The challenges

Eskom Acting CEO Calib Cassim spoke about the challenge of decommissioning coal power plants where ecosystems exist that support the livelihood of many communities. He made it clear that it is not possible to decommission all SA’s power plants from Eskom’s perspective (80% of South Africa’s power is procured from coal powered stations). A priority for Eskom is considering whether power stations can be repurposed to support the ecosystems that currently reside around power stations. It is imperative that the current drive for an energy transition doesn’t exacerbate the challenges of inequality and poverty for communities. From an electricity industry perspective, it’s an exciting time of challenges and opportunities for the industrialisation of the renewable sector in SA. 

Gareth Phillips from the AfDB reminded the audience about educating communities on climate change as a key part of consultation processes. Stakeholder consultations should ideally take place before engineers come in, to design project solutions. 

Financing the transition

The global concessionary finance on offer to South Africa is completely mismatched to the need, Dr Crispian Olver stated.  If the JET IP is to be fit for purpose, there’s a fundamental rethink needed on how to structure the financing. There is $1.5 trillion funding requirement for SA’s JET IP by 2030. At the moment, we get 2.5% of global trade, but 30% of that trade is negatively impacted by Carbon Border Adjustment Mechanism (CBAM). Africa is being hobbled from its core ambition of being prosperous because the overall financial architecture discriminates against developing nations playing in this space. Africa only gets 3% of climate finance but is disproportionately impacted by climate change.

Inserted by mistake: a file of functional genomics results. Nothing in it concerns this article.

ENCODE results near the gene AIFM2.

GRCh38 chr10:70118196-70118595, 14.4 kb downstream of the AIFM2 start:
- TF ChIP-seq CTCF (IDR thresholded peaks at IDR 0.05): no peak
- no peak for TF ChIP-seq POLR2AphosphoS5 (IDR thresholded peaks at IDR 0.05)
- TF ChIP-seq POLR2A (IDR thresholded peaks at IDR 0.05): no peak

The AfDB is working to increase Africa’s portion of climate financing portion to 10% by 2030. 

Phillips was positive that there is movement in the right direction and that it should get easier to raise green financing. The AfDB also has a green banks initiative that is growing.

Calib Cassim concluded with noting the $8.5 billion finance from the IPG has grown to over $11bn to contribute to South Africa’s just energy transition. As a country we need to see the integrated energy system talking to the integrated funding system. We need a Masterplan with each of the sectors across generation, distribution and transmission talking to each other as well as rail and logistics. We need everyone on board to put the big puzzle together, Cassim noted. 

DrvOlver concluded that as these exchanges are occurring, the magnitude of the challenge is dawning on all those involved. However, there is progress. Prices related to renewable energy projects have come down and it’s now cheaper to do a renewable energy system than any other type of project. So, what we need to unlock this transition at scale are the enabling regulatory reforms. South Africa is making headway in introducing regulatory reforms. The transition is underway but it’s our obligation is to ensure it’s a just one.